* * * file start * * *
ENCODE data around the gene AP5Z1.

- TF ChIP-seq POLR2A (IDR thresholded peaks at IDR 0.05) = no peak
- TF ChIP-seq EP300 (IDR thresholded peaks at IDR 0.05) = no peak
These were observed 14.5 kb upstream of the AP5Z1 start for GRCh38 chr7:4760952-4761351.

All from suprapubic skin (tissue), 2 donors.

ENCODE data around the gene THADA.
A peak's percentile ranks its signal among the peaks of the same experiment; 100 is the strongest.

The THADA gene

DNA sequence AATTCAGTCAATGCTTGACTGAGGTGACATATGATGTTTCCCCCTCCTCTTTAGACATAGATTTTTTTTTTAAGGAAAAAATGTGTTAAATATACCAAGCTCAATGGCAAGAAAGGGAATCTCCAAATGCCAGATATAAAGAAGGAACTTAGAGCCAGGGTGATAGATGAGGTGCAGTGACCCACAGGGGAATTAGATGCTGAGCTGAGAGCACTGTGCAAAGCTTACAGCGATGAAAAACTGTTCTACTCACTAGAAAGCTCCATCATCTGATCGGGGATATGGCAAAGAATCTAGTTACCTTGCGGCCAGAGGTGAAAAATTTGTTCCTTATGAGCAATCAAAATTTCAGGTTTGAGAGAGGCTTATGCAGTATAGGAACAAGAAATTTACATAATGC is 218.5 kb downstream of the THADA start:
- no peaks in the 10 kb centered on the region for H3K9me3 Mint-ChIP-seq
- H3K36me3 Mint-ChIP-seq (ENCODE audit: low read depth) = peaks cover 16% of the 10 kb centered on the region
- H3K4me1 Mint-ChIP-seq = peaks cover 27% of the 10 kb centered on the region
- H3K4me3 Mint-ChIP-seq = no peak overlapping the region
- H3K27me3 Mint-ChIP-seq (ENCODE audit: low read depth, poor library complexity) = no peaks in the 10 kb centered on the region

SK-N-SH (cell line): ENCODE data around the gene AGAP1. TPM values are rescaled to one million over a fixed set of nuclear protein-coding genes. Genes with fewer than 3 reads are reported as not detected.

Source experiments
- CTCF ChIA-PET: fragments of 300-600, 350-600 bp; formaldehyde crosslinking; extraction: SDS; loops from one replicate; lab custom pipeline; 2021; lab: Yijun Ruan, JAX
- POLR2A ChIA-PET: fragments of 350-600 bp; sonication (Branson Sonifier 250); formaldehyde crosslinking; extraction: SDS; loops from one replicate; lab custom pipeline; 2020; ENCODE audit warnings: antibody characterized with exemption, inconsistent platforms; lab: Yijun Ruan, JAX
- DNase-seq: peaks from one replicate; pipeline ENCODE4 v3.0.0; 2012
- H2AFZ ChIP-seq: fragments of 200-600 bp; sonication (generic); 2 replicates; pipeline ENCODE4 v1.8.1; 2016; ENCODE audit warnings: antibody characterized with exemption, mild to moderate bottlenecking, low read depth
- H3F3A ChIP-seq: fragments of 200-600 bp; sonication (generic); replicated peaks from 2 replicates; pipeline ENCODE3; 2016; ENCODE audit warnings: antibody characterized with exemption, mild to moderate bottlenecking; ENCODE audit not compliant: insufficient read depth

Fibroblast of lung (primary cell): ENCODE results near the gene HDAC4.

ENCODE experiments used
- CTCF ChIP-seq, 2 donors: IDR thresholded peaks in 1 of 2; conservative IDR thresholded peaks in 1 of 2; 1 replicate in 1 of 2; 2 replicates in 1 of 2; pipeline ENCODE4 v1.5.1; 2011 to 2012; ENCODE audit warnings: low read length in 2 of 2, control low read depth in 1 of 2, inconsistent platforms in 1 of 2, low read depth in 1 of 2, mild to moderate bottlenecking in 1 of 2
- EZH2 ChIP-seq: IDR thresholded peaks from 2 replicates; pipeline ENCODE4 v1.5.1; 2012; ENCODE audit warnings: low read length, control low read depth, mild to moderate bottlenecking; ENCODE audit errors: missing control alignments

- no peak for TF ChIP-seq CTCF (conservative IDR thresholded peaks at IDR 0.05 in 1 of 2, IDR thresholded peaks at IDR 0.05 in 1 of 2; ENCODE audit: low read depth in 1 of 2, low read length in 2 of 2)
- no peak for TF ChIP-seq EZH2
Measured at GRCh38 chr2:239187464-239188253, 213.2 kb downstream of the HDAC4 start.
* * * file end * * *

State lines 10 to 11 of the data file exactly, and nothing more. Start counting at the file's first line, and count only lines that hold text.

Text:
- no peaks in the 10 kb centered on the region for H3K9me3 Mint-ChIP-seq
- H3K36me3 Mint-ChIP-seq (ENCODE audit: low read depth) = peaks cover 16% of the 10 kb centered on the region